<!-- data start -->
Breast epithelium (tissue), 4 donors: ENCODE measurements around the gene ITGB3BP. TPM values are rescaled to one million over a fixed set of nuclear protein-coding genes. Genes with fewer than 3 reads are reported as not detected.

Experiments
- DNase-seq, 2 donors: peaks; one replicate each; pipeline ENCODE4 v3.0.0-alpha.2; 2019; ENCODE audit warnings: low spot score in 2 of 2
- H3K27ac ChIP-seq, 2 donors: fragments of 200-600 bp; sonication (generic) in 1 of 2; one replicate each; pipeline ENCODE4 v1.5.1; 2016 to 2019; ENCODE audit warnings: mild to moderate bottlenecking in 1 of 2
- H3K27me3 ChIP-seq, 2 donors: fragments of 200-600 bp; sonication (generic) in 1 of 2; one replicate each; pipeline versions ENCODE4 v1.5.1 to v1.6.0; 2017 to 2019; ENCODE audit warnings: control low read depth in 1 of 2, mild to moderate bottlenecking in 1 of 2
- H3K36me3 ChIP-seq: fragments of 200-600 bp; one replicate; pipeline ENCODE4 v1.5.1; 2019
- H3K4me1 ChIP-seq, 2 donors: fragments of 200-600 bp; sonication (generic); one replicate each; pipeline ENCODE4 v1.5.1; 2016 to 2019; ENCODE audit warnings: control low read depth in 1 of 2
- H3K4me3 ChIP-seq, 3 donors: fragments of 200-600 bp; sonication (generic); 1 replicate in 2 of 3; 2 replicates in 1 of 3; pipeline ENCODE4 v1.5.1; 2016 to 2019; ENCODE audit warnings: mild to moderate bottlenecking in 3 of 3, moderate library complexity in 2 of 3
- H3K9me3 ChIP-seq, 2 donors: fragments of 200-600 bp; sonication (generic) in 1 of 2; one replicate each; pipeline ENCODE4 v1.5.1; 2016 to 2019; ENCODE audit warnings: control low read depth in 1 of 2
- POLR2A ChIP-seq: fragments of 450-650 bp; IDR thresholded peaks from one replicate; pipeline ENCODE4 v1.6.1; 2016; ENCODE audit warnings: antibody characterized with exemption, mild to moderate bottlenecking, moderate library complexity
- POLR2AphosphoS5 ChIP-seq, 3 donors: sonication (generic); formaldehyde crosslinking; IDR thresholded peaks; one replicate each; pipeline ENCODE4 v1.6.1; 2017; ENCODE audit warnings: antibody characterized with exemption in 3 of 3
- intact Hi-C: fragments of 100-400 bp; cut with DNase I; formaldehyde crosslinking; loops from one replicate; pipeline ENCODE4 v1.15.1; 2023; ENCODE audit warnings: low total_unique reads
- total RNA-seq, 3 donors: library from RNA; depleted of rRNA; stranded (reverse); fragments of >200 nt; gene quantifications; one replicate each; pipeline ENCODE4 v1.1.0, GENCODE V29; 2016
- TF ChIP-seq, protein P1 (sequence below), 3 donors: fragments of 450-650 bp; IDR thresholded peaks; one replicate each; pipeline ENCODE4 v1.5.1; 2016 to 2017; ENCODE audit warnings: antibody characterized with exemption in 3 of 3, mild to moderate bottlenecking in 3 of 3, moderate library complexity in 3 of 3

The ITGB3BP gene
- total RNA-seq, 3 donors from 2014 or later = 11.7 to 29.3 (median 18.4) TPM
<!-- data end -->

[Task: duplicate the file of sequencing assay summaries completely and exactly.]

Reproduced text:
Breast epithelium (tissue), 4 donors: ENCODE measurements around the gene ITGB3BP. TPM values are rescaled to one million over a fixed set of nuclear protein-coding genes. Genes with fewer than 3 reads are reported as not detected.

Experiments
- DNase-seq, 2 donors: peaks; one replicate each; pipeline ENCODE4 v3.0.0-alpha.2; 2019; ENCODE audit warnings: low spot score in 2 of 2
- H3K27ac ChIP-seq, 2 donors: fragments of 200-600 bp; sonication (generic) in 1 of 2; one replicate each; pipeline ENCODE4 v1.5.1; 2016 to 2019; ENCODE audit warnings: mild to moderate bottlenecking in 1 of 2
- H3K27me3 ChIP-seq, 2 donors: fragments of 200-600 bp; sonication (generic) in 1 of 2; one replicate each; pipeline versions ENCODE4 v1.5.1 to v1.6.0; 2017 to 2019; ENCODE audit warnings: control low read depth in 1 of 2, mild to moderate bottlenecking in 1 of 2
- H3K36me3 ChIP-seq: fragments of 200-600 bp; one replicate; pipeline ENCODE4 v1.5.1; 2019
- H3K4me1 ChIP-seq, 2 donors: fragments of 200-600 bp; sonication (generic); one replicate each; pipeline ENCODE4 v1.5.1; 2016 to 2019; ENCODE audit warnings: control low read depth in 1 of 2
- H3K4me3 ChIP-seq, 3 donors: fragments of 200-600 bp; sonication (generic); 1 replicate in 2 of 3; 2 replicates in 1 of 3; pipeline ENCODE4 v1.5.1; 2016 to 2019; ENCODE audit warnings: mild to moderate bottlenecking in 3 of 3, moderate library complexity in 2 of 3
- H3K9me3 ChIP-seq, 2 donors: fragments of 200-600 bp; sonication (generic) in 1 of 2; one replicate each; pipeline ENCODE4 v1.5.1; 2016 to 2019; ENCODE audit warnings: control low read depth in 1 of 2
- POLR2A ChIP-seq: fragments of 450-650 bp; IDR thresholded peaks from one replicate; pipeline ENCODE4 v1.6.1; 2016; ENCODE audit warnings: antibody characterized with exemption, mild to moderate bottlenecking, moderate library complexity
- POLR2AphosphoS5 ChIP-seq, 3 donors: sonication (generic); formaldehyde crosslinking; IDR thresholded peaks; one replicate each; pipeline ENCODE4 v1.6.1; 2017; ENCODE audit warnings: antibody characterized with exemption in 3 of 3
- intact Hi-C: fragments of 100-400 bp; cut with DNase I; formaldehyde crosslinking; loops from one replicate; pipeline ENCODE4 v1.15.1; 2023; ENCODE audit warnings: low total_unique reads
- total RNA-seq, 3 donors: library from RNA; depleted of rRNA; stranded (reverse); fragments of >200 nt; gene quantifications; one replicate each; pipeline ENCODE4 v1.1.0, GENCODE V29; 2016
- TF ChIP-seq, protein P1 (sequence below), 3 donors: fragments of 450-650 bp; IDR thresholded peaks; one replicate each; pipeline ENCODE4 v1.5.1; 2016 to 2017; ENCODE audit warnings: antibody characterized with exemption in 3 of 3, mild to moderate bottlenecking in 3 of 3, moderate library complexity in 3 of 3

The ITGB3BP gene
- total RNA-seq, 3 donors from 2014 or later = 11.7 to 29.3 (median 18.4) TPM